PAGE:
Do you like to visit flea markets?
Favor Antiques Roadshow over Monday Night Football?
If so, you would have had a blast helping us put together the special edition marking the 225th anniversary of the Archdiocese of Baltimore, which was established Nov. 6, 1789.
I had the pleasure – along with Assistant Managing Editor George Matysek; Emma Welcher, our former social media coordinator; and Jessica Marsala, one of our freelance writers – of sifting through some of the thousands of Catholic Review photos stored at the Associated Archives at St. Mary’s Seminary and University in Roland Park, in search of gold. We wistfully left the attic of the archdiocese, knowing that we couldn’t share all of the old gems we came across.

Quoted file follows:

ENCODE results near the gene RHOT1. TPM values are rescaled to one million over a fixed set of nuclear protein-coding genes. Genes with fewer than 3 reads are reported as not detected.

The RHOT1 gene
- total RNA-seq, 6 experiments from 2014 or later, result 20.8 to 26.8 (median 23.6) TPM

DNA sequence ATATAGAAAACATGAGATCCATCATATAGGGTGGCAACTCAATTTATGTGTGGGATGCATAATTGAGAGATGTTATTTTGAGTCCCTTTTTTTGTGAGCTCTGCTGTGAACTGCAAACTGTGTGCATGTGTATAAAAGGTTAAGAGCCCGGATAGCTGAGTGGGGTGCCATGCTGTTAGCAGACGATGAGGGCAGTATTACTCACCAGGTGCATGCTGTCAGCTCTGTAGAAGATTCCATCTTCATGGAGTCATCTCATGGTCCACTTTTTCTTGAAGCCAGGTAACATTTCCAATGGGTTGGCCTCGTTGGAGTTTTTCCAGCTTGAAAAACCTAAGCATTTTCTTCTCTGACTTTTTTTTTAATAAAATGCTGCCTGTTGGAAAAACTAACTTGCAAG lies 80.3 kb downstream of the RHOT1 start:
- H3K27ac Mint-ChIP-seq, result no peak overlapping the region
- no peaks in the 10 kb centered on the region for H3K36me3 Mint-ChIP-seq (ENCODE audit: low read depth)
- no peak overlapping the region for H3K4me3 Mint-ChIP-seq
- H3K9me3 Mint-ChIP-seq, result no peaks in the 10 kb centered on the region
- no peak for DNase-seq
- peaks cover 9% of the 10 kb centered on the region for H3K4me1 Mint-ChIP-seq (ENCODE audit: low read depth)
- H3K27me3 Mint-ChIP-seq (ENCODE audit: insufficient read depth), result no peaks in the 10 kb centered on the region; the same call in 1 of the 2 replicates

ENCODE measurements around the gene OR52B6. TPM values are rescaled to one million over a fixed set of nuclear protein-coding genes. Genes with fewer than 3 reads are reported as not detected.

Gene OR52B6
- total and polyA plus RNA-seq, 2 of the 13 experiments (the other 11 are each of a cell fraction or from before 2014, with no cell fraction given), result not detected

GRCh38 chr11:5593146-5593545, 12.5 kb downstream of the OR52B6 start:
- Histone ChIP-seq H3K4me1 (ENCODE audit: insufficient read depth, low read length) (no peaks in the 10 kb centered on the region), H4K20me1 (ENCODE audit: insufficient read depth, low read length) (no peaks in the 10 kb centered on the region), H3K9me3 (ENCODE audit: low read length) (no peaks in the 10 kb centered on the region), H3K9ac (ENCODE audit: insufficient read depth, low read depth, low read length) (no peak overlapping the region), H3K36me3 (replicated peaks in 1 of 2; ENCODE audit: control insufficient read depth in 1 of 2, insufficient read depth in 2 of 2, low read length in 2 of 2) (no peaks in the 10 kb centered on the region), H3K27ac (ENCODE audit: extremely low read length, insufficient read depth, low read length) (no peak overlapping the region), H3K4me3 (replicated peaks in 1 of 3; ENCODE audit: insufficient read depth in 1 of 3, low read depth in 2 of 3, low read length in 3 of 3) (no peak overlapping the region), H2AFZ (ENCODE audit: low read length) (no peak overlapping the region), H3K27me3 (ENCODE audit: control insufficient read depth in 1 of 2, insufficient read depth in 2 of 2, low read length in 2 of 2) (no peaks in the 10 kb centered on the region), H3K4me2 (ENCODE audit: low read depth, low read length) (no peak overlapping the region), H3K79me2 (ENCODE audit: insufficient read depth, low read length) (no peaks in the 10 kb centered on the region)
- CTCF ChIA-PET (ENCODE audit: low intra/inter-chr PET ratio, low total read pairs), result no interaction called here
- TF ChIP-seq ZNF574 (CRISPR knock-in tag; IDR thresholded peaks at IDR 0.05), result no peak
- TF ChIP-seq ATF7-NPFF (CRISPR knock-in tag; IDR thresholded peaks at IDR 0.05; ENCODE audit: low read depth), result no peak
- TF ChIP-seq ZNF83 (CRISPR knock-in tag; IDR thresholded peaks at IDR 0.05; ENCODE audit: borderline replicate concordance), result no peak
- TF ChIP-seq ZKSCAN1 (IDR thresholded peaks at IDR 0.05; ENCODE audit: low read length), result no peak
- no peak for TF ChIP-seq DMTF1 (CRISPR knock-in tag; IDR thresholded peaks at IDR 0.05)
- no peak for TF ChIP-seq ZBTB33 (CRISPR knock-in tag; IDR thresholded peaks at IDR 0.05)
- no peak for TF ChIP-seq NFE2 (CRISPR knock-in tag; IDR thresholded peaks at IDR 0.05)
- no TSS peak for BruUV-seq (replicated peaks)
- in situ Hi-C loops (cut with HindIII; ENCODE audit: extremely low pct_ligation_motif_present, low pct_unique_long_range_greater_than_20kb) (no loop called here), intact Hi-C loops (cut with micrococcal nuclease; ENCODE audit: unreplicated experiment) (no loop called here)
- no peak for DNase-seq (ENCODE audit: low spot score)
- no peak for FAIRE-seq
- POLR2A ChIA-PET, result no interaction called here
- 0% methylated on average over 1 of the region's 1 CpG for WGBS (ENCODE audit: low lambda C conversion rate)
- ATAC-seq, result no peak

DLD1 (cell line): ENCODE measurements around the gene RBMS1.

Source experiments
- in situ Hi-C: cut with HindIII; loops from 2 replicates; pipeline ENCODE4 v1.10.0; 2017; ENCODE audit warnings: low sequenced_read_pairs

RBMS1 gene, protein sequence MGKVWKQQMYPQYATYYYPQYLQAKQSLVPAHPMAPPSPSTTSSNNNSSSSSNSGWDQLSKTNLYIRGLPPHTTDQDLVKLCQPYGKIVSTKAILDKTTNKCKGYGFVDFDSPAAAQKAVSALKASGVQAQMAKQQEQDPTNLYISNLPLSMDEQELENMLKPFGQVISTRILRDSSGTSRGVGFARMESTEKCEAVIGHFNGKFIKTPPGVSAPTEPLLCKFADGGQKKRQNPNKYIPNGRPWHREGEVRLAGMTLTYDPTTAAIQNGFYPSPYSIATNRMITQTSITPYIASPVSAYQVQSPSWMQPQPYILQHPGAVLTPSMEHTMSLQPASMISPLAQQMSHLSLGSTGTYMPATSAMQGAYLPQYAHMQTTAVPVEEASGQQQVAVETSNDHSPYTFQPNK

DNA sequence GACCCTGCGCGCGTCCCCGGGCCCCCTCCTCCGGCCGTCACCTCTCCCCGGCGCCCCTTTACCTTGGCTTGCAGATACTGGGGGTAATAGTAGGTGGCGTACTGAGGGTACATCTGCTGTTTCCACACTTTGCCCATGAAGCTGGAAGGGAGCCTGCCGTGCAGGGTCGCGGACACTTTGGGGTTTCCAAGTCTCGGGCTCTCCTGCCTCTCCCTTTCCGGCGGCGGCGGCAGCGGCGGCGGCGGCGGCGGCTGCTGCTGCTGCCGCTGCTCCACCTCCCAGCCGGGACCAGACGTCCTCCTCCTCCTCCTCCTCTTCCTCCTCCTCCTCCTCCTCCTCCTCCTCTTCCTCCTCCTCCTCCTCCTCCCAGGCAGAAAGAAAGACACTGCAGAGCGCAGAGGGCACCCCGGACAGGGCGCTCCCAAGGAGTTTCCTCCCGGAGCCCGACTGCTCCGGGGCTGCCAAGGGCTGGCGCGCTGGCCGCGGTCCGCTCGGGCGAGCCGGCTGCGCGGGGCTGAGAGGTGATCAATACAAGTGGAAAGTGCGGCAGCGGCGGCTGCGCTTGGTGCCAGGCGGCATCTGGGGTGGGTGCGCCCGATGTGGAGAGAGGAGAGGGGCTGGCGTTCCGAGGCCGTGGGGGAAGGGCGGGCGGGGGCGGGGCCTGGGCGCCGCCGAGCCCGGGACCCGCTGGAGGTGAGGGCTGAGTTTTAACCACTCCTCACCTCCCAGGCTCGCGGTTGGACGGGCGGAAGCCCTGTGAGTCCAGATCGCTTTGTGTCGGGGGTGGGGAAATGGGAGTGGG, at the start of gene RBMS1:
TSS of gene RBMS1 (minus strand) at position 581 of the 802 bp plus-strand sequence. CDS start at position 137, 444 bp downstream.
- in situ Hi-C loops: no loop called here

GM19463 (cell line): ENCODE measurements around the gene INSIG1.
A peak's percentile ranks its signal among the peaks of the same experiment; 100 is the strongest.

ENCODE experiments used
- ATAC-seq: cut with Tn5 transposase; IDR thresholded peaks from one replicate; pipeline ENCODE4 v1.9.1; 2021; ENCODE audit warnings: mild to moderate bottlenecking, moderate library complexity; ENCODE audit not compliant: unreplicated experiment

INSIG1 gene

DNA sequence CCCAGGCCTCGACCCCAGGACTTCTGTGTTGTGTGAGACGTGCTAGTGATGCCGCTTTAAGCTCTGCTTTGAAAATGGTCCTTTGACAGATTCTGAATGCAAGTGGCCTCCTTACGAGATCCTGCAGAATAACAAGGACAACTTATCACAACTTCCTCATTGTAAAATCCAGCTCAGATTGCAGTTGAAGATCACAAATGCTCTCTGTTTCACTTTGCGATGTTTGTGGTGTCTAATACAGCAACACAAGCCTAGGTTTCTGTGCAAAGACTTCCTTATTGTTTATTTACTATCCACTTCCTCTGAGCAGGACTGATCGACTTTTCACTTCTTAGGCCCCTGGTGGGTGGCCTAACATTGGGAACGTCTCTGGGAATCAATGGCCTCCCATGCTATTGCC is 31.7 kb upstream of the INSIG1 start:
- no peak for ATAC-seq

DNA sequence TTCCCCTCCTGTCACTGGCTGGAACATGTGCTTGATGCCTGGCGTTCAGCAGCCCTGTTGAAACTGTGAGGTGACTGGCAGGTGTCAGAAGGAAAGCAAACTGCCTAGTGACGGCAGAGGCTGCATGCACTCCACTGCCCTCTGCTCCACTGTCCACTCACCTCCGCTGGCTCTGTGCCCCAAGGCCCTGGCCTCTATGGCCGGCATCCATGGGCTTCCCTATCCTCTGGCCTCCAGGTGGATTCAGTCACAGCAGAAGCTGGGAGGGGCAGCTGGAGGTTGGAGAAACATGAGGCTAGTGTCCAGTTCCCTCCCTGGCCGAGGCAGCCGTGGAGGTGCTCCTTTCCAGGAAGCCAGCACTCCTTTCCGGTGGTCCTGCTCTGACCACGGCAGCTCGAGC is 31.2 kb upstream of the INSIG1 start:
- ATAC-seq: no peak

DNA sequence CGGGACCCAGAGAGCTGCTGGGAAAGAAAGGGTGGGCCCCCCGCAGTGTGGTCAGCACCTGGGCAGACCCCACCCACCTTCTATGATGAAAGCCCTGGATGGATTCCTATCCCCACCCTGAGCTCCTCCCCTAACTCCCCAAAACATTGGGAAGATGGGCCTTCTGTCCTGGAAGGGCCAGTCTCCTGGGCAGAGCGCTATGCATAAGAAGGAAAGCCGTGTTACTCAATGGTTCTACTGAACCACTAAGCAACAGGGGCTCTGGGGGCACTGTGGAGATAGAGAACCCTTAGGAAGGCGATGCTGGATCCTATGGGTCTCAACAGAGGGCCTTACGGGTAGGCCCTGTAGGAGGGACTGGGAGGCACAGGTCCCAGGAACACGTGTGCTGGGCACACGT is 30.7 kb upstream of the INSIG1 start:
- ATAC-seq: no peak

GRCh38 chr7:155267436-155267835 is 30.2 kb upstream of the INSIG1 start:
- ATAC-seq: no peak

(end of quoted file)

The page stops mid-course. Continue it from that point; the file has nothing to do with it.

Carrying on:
On the third of my four trips there, I indulged myself and went to a box marked “R,” in search of news from Feb. 9, 1967, the day the roof collapsed on 120 schoolchildren and adults attending a weekday Lenten Mass at St. Rose of Lima in Brooklyn. The photo here was like a lightning bolt to the brain, reconnecting some old synapses. You can see a city fire or police officer in a white cap, taking in the damage from the choir loft.
It was in that loft, during an Advent Mass in December 1960, to the left of the clock that is stopped at 8:10 a.m., where Sister Esperance, my first-grade teacher, gently urged me not to sing so loud. Maybe it wasn’t as bad as Leonard Cohen’s “drunk in the midnight choir,” but evidently I could not carry a tune.
I was not deterred, however, as friends and family who have endured my attempts at karaoke will attest.